Syrian Kurds paying price of disharmony, Davutoğlu says
ANKARAOct 02, 2014 - 12:00 am GMT+3
Oct 02, 2014 12:00 am
Turkish Prime Minister Ahmet Davutoğlu has blamed a lack of cooperation between opposition groups in Syria for failing to stem the advance of extremist fighters.
Davutoğlu said the people of Kobani, a Syrian Kurdish city besieged by ISIS for more than two weeks, were paying the price for the failure of the Kurdish Democratic Union Party to join forces with the Free Syrian Army.
Speaking at Wednesday night's reception to mark the start of the new legislative year in Ankara, the Turkish capital, Davutoğlu said the government contacted the Kurdish PYD and the FSA last year and told them to act together to "avert the terror threat and regime attacks in the northern belt."
He added: "If the PYD, instead of cooperating with the regime, had joined forces with the FSA and with the opposition, ISIS would not have found that much opportunity in the field."
The attack on Kobani -- just across the Turkish border -- and surrounding villages has led to 160,000 refugees seeking sanctuary in Turkey.
Davutoğlu also addressed the motions to be presented to the parliament Thursday to extend the military mandate to deal with threats from Iraq and Syria.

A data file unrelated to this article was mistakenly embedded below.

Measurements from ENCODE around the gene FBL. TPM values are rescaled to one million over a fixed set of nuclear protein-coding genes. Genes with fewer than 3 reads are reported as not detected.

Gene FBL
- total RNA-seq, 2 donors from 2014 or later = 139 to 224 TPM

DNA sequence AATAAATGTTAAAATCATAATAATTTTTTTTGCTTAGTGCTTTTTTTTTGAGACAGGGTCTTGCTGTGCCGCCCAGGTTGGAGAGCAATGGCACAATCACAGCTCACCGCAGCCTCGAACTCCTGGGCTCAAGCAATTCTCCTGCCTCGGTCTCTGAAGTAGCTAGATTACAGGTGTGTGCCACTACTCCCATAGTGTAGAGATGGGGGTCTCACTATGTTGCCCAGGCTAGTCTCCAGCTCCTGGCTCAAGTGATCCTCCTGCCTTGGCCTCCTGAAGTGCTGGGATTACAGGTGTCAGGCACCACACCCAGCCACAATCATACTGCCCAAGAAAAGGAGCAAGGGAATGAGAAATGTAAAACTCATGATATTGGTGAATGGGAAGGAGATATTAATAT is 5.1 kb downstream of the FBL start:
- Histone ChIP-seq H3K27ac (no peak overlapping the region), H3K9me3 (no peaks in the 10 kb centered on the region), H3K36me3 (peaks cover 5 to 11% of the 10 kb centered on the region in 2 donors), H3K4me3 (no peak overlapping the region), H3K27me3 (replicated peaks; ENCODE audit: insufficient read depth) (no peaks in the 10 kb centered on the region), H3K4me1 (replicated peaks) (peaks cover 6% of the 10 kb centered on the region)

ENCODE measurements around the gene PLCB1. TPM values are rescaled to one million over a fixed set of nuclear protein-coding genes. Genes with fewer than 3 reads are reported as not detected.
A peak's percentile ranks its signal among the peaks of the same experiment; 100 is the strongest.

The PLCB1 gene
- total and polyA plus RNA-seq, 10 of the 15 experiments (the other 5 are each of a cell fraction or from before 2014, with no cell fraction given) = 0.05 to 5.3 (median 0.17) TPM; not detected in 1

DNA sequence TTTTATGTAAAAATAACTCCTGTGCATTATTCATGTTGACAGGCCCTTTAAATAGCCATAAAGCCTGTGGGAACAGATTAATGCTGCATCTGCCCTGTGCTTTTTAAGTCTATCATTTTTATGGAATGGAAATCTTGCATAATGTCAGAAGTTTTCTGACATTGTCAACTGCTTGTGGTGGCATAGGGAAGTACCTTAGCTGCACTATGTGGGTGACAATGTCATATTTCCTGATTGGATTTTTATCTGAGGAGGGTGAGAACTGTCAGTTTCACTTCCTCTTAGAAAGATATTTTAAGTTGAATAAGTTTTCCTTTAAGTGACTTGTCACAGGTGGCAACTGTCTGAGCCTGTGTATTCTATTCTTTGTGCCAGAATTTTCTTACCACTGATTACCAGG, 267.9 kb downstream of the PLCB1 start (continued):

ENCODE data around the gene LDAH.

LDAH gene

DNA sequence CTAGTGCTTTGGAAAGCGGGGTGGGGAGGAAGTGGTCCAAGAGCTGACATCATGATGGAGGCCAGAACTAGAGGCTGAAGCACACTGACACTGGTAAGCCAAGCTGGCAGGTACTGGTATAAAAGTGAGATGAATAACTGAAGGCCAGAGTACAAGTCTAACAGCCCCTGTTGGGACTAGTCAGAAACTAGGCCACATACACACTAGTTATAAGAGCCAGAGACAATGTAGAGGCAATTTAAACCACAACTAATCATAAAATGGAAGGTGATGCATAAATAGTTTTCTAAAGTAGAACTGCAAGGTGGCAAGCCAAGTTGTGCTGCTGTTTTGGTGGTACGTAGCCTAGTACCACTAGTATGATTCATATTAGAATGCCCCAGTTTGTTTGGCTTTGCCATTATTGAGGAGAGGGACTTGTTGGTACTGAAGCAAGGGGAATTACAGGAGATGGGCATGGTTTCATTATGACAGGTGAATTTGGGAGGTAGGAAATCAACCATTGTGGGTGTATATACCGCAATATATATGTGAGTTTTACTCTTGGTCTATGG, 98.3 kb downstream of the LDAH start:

He said he had told Selahattin Demirtaş, leader of the pro-Kurdish Peoples' Democratic Party, not to block the motions. He also warned Republican People's Party leader Kemal Kilicdaroglu not to stand "alongside ISIS."
Turkish armed forces are currently authorized to operate across the border to defend Turkey against Kurdistan Workers' Party (PKK) fighters and the forces loyal to Syrian President Bashar al-Assad.
Thursday's session was originally scheduled to extend existing motions on Iraq and Syria that were due to expire on October 4 and 17, respectively.
PKK is listed as a terrorist organization by Turkey as well as by the U.S. and the European Union.
Turkey has launched what is publicly known as "the solution process" to end a decades old conflict with the PKK which has claimed lives of more than 40,000 people.